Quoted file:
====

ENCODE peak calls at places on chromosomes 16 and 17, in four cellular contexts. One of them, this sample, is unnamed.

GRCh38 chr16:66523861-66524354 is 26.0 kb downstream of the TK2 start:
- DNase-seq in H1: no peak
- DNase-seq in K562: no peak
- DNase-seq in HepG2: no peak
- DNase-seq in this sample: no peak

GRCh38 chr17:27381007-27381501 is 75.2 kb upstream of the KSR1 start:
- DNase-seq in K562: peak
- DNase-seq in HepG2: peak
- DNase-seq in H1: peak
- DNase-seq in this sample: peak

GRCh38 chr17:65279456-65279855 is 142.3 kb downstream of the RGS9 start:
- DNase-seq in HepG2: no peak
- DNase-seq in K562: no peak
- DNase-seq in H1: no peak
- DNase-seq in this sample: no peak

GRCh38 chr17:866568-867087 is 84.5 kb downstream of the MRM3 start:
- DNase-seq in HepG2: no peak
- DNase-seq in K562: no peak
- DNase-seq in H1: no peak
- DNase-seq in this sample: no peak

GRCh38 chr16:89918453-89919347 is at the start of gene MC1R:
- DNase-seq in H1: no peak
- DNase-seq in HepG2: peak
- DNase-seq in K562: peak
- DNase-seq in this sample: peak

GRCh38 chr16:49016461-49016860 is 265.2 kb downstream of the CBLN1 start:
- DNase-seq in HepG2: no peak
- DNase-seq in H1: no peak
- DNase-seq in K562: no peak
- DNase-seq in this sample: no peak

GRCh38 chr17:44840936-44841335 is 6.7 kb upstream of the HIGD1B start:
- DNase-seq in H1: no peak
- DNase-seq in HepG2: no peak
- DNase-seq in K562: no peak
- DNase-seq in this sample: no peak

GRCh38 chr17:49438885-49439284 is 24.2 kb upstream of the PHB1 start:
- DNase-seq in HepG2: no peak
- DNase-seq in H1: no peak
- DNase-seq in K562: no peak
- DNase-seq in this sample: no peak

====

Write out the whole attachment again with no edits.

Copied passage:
ENCODE peak calls at places on chromosomes 16 and 17, in four cellular contexts. One of them, this sample, is unnamed.

GRCh38 chr16:66523861-66524354 is 26.0 kb downstream of the TK2 start:
- DNase-seq in H1: no peak
- DNase-seq in K562: no peak
- DNase-seq in HepG2: no peak
- DNase-seq in this sample: no peak

GRCh38 chr17:27381007-27381501 is 75.2 kb upstream of the KSR1 start:
- DNase-seq in K562: peak
- DNase-seq in HepG2: peak
- DNase-seq in H1: peak
- DNase-seq in this sample: peak

GRCh38 chr17:65279456-65279855 is 142.3 kb downstream of the RGS9 start:
- DNase-seq in HepG2: no peak
- DNase-seq in K562: no peak
- DNase-seq in H1: no peak
- DNase-seq in this sample: no peak

GRCh38 chr17:866568-867087 is 84.5 kb downstream of the MRM3 start:
- DNase-seq in HepG2: no peak
- DNase-seq in K562: no peak
- DNase-seq in H1: no peak
- DNase-seq in this sample: no peak

GRCh38 chr16:89918453-89919347 is at the start of gene MC1R:
- DNase-seq in H1: no peak
- DNase-seq in HepG2: peak
- DNase-seq in K562: peak
- DNase-seq in this sample: peak

GRCh38 chr16:49016461-49016860 is 265.2 kb downstream of the CBLN1 start:
- DNase-seq in HepG2: no peak
- DNase-seq in H1: no peak
- DNase-seq in K562: no peak
- DNase-seq in this sample: no peak

GRCh38 chr17:44840936-44841335 is 6.7 kb upstream of the HIGD1B start:
- DNase-seq in H1: no peak
- DNase-seq in HepG2: no peak
- DNase-seq in K562: no peak
- DNase-seq in this sample: no peak

GRCh38 chr17:49438885-49439284 is 24.2 kb upstream of the PHB1 start:
- DNase-seq in HepG2: no peak
- DNase-seq in H1: no peak
- DNase-seq in K562: no peak
- DNase-seq in this sample: no peak